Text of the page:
Additionally, the hemp seed oil is a natural analgesic (pain-reliever). If you are suffering from muscle or joint pain, this carrier oil is a great choice when combined with peppermint or lavender essential oil to help you get rid of the pain.
If you have oily skin, you don’t have to worry - hemp seed oil is non-greasy and you can use it on your whole body.
There’s no better feeling than massaging yourself with a scented body oil made by combining essential oils with one or more carrier oils.
But, now that you’ve chosen your ingredients, you might be wondering how to actually make the blend. What amount to add from which substance?
The National Association for Holistic Aromatherapy gives these guidelines:
If you are using the blend for a child or extremely sensitive skin you should aim for 3-6 drops of essential oil per ounce of carrier.
If you are using the blend for an adult, you can vary the strength of the dilution from 2,5% (15 drops of essential oil per ounce of carrier) to 10% (60 drops of essential oil per ounce of carrier).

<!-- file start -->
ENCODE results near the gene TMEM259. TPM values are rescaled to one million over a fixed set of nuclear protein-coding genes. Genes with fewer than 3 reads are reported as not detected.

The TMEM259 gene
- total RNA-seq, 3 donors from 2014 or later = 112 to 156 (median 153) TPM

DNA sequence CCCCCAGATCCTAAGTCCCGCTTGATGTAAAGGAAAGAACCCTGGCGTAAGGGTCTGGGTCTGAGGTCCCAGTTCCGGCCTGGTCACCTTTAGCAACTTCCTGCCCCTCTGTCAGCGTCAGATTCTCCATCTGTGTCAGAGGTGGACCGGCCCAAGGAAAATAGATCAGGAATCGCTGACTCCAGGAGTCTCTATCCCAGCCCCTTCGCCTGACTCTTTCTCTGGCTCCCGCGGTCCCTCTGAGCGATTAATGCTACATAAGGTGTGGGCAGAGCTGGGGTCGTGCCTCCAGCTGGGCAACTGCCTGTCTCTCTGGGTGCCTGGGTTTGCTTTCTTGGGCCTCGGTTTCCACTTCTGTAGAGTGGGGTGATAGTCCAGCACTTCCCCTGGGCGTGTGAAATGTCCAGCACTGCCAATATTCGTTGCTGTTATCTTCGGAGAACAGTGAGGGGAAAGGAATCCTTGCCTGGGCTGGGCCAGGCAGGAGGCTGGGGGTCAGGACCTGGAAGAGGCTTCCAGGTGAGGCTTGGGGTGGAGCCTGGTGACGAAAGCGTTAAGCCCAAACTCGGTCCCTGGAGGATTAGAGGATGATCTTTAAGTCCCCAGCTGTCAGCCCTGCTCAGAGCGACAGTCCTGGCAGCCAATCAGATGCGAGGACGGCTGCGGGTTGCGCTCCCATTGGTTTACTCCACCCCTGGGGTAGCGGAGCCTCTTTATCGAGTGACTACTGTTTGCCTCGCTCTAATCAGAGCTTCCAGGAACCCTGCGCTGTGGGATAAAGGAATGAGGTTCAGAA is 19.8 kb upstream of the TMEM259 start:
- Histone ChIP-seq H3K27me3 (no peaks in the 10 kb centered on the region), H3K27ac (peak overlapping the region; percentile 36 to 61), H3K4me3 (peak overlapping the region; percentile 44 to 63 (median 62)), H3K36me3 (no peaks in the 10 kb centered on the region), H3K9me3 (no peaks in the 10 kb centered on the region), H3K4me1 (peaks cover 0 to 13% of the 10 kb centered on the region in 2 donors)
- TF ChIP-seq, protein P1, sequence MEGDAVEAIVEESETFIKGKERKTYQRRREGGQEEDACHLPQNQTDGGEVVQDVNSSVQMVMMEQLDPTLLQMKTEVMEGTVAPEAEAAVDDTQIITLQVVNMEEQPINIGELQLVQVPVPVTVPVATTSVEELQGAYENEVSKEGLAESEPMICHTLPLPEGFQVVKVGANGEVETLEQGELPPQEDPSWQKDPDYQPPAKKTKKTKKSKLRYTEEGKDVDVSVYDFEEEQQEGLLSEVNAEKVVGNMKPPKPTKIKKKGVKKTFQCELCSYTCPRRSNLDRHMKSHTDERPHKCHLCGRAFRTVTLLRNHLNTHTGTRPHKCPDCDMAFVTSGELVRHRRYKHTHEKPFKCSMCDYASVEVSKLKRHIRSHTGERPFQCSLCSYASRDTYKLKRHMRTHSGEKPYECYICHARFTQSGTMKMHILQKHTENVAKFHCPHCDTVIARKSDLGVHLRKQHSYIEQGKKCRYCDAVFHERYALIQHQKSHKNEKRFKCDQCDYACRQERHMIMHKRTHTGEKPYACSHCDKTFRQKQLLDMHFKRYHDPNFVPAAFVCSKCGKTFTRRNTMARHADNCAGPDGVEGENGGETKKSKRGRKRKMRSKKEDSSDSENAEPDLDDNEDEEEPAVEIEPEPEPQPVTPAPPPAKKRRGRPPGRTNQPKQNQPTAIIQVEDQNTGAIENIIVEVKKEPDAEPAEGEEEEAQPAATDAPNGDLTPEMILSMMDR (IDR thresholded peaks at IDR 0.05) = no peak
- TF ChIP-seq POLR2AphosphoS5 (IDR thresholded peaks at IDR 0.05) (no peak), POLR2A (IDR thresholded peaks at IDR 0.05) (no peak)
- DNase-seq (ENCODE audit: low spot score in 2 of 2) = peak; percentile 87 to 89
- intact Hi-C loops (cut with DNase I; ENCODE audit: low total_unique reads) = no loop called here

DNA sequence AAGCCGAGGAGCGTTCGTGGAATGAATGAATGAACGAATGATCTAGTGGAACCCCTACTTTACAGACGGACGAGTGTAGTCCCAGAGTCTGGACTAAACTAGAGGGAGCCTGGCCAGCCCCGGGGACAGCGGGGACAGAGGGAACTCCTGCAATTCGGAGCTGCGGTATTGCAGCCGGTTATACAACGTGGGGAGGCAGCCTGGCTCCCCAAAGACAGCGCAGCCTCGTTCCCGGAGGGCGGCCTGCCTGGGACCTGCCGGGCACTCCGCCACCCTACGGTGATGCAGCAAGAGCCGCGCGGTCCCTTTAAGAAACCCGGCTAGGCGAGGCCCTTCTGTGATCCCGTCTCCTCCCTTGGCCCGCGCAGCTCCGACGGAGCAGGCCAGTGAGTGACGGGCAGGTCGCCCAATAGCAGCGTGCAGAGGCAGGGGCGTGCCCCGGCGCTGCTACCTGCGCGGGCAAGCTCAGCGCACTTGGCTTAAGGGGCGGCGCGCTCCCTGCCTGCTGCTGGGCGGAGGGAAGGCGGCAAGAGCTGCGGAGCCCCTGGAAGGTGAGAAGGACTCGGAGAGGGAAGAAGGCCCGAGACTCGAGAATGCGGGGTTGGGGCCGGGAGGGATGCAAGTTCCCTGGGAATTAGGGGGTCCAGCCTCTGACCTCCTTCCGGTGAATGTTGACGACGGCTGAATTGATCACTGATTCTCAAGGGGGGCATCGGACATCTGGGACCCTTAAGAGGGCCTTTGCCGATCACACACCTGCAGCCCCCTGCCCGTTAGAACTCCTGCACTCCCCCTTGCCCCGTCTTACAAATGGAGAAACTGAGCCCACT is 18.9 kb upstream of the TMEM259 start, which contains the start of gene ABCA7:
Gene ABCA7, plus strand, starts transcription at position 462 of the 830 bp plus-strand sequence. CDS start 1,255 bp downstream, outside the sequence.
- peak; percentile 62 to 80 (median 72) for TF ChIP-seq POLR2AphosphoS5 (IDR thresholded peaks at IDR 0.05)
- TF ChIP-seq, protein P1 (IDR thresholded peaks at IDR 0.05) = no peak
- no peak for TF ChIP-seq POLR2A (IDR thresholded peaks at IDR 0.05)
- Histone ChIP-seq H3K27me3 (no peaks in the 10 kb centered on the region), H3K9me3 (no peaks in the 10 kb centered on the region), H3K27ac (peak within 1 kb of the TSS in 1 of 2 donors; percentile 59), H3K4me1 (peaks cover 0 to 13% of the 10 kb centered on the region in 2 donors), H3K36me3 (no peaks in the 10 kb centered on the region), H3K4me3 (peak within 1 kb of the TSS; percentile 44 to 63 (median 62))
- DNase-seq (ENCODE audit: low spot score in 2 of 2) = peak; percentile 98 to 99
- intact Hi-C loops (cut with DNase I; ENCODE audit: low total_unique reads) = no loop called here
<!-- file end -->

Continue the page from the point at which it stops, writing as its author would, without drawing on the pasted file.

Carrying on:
It’s best to start with lower concentrations of essential oils and gradually increase the strength if you feel that your skin is adjusted.
To prevent an allergic reaction or irritation, every time you try out a new blend or you’ve changed the concentration ratio, perform a patch test on a small area of the skin before applying on a large surface.
Carrier oils are crucial for safe and effective use of essential oils. We need carrier oils to dilute and improve the absorption of essential oils, which are known to be very strong and potent on the skin when applied directly. Which is why that is not recommended.
To save yourself from a bad irritation and to get a few more benefits for the skin you should invest in a good-quality carrier oil.
Before deciding on what oil to use as a carrier oil consider its odor, absorption rate, manufacturing process, shelf-life, and your skin type.
We hope that our list of the most commonly used carrier oils, their benefits and uses will give you all the information you need to make this decision.
Use them carefully, but don’t be afraid to experiment and mix it up. With time you’ll gain confidence, learn what your skin wants, and become an expert in creating your own magic blends for flawless skin.